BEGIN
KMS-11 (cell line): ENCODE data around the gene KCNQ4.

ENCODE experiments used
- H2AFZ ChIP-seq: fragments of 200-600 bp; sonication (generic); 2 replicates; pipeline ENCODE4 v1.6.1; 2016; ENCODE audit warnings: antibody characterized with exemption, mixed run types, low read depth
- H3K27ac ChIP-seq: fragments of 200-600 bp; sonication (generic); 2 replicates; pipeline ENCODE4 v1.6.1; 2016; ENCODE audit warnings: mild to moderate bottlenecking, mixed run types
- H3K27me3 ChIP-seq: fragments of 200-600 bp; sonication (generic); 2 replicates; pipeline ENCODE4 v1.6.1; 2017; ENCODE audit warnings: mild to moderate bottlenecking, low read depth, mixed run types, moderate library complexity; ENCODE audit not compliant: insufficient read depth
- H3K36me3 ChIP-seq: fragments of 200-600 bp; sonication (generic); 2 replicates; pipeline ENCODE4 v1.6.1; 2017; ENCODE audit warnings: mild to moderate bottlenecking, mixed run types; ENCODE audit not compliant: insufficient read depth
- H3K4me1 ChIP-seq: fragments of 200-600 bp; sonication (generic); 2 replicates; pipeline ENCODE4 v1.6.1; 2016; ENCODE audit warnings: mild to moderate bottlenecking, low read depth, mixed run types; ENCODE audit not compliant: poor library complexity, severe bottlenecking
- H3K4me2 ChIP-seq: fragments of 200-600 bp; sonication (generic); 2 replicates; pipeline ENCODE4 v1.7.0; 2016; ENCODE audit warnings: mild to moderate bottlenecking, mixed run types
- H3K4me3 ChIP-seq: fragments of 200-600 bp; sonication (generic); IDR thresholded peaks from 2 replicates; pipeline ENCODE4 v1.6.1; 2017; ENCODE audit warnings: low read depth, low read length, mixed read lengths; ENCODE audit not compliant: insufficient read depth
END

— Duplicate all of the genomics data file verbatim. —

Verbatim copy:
KMS-11 (cell line): ENCODE data around the gene KCNQ4.

ENCODE experiments used
- H2AFZ ChIP-seq: fragments of 200-600 bp; sonication (generic); 2 replicates; pipeline ENCODE4 v1.6.1; 2016; ENCODE audit warnings: antibody characterized with exemption, mixed run types, low read depth
- H3K27ac ChIP-seq: fragments of 200-600 bp; sonication (generic); 2 replicates; pipeline ENCODE4 v1.6.1; 2016; ENCODE audit warnings: mild to moderate bottlenecking, mixed run types
- H3K27me3 ChIP-seq: fragments of 200-600 bp; sonication (generic); 2 replicates; pipeline ENCODE4 v1.6.1; 2017; ENCODE audit warnings: mild to moderate bottlenecking, low read depth, mixed run types, moderate library complexity; ENCODE audit not compliant: insufficient read depth
- H3K36me3 ChIP-seq: fragments of 200-600 bp; sonication (generic); 2 replicates; pipeline ENCODE4 v1.6.1; 2017; ENCODE audit warnings: mild to moderate bottlenecking, mixed run types; ENCODE audit not compliant: insufficient read depth
- H3K4me1 ChIP-seq: fragments of 200-600 bp; sonication (generic); 2 replicates; pipeline ENCODE4 v1.6.1; 2016; ENCODE audit warnings: mild to moderate bottlenecking, low read depth, mixed run types; ENCODE audit not compliant: poor library complexity, severe bottlenecking
- H3K4me2 ChIP-seq: fragments of 200-600 bp; sonication (generic); 2 replicates; pipeline ENCODE4 v1.7.0; 2016; ENCODE audit warnings: mild to moderate bottlenecking, mixed run types
- H3K4me3 ChIP-seq: fragments of 200-600 bp; sonication (generic); IDR thresholded peaks from 2 replicates; pipeline ENCODE4 v1.6.1; 2017; ENCODE audit warnings: low read depth, low read length, mixed read lengths; ENCODE audit not compliant: insufficient read depth